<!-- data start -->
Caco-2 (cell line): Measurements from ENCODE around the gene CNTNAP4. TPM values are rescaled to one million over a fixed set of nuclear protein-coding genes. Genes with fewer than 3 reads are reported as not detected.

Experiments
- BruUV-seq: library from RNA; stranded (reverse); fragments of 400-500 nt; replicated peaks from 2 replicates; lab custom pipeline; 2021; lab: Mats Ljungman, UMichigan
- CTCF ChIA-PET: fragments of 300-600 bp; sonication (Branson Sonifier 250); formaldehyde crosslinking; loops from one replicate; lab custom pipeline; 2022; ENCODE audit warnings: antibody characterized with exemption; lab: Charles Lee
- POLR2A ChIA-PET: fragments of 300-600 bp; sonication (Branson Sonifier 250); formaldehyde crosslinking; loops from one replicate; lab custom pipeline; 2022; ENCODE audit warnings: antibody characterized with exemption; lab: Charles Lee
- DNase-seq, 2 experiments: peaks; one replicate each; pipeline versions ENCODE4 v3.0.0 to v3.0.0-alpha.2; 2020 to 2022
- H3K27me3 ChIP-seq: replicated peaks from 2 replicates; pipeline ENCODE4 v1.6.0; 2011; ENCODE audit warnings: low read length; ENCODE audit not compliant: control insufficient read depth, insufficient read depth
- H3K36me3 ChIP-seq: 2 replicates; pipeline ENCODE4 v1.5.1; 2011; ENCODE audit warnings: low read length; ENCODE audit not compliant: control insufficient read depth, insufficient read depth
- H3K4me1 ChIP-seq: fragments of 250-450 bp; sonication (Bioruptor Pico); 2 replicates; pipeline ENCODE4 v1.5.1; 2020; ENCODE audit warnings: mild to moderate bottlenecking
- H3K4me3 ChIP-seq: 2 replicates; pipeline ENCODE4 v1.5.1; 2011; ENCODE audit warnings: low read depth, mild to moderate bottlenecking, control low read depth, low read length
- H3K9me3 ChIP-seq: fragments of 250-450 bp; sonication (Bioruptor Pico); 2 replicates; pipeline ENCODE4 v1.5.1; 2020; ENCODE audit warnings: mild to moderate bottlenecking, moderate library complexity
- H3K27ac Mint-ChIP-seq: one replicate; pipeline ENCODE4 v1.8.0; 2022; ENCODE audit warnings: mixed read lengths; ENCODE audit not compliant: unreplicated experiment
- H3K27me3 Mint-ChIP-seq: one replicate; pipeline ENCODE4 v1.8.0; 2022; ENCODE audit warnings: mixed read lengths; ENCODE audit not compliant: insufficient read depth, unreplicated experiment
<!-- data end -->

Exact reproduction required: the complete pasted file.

Caco-2 (cell line): Measurements from ENCODE around the gene CNTNAP4. TPM values are rescaled to one million over a fixed set of nuclear protein-coding genes. Genes with fewer than 3 reads are reported as not detected.

Experiments
- BruUV-seq: library from RNA; stranded (reverse); fragments of 400-500 nt; replicated peaks from 2 replicates; lab custom pipeline; 2021; lab: Mats Ljungman, UMichigan
- CTCF ChIA-PET: fragments of 300-600 bp; sonication (Branson Sonifier 250); formaldehyde crosslinking; loops from one replicate; lab custom pipeline; 2022; ENCODE audit warnings: antibody characterized with exemption; lab: Charles Lee
- POLR2A ChIA-PET: fragments of 300-600 bp; sonication (Branson Sonifier 250); formaldehyde crosslinking; loops from one replicate; lab custom pipeline; 2022; ENCODE audit warnings: antibody characterized with exemption; lab: Charles Lee
- DNase-seq, 2 experiments: peaks; one replicate each; pipeline versions ENCODE4 v3.0.0 to v3.0.0-alpha.2; 2020 to 2022
- H3K27me3 ChIP-seq: replicated peaks from 2 replicates; pipeline ENCODE4 v1.6.0; 2011; ENCODE audit warnings: low read length; ENCODE audit not compliant: control insufficient read depth, insufficient read depth
- H3K36me3 ChIP-seq: 2 replicates; pipeline ENCODE4 v1.5.1; 2011; ENCODE audit warnings: low read length; ENCODE audit not compliant: control insufficient read depth, insufficient read depth
- H3K4me1 ChIP-seq: fragments of 250-450 bp; sonication (Bioruptor Pico); 2 replicates; pipeline ENCODE4 v1.5.1; 2020; ENCODE audit warnings: mild to moderate bottlenecking
- H3K4me3 ChIP-seq: 2 replicates; pipeline ENCODE4 v1.5.1; 2011; ENCODE audit warnings: low read depth, mild to moderate bottlenecking, control low read depth, low read length
- H3K9me3 ChIP-seq: fragments of 250-450 bp; sonication (Bioruptor Pico); 2 replicates; pipeline ENCODE4 v1.5.1; 2020; ENCODE audit warnings: mild to moderate bottlenecking, moderate library complexity
- H3K27ac Mint-ChIP-seq: one replicate; pipeline ENCODE4 v1.8.0; 2022; ENCODE audit warnings: mixed read lengths; ENCODE audit not compliant: unreplicated experiment
- H3K27me3 Mint-ChIP-seq: one replicate; pipeline ENCODE4 v1.8.0; 2022; ENCODE audit warnings: mixed read lengths; ENCODE audit not compliant: insufficient read depth, unreplicated experiment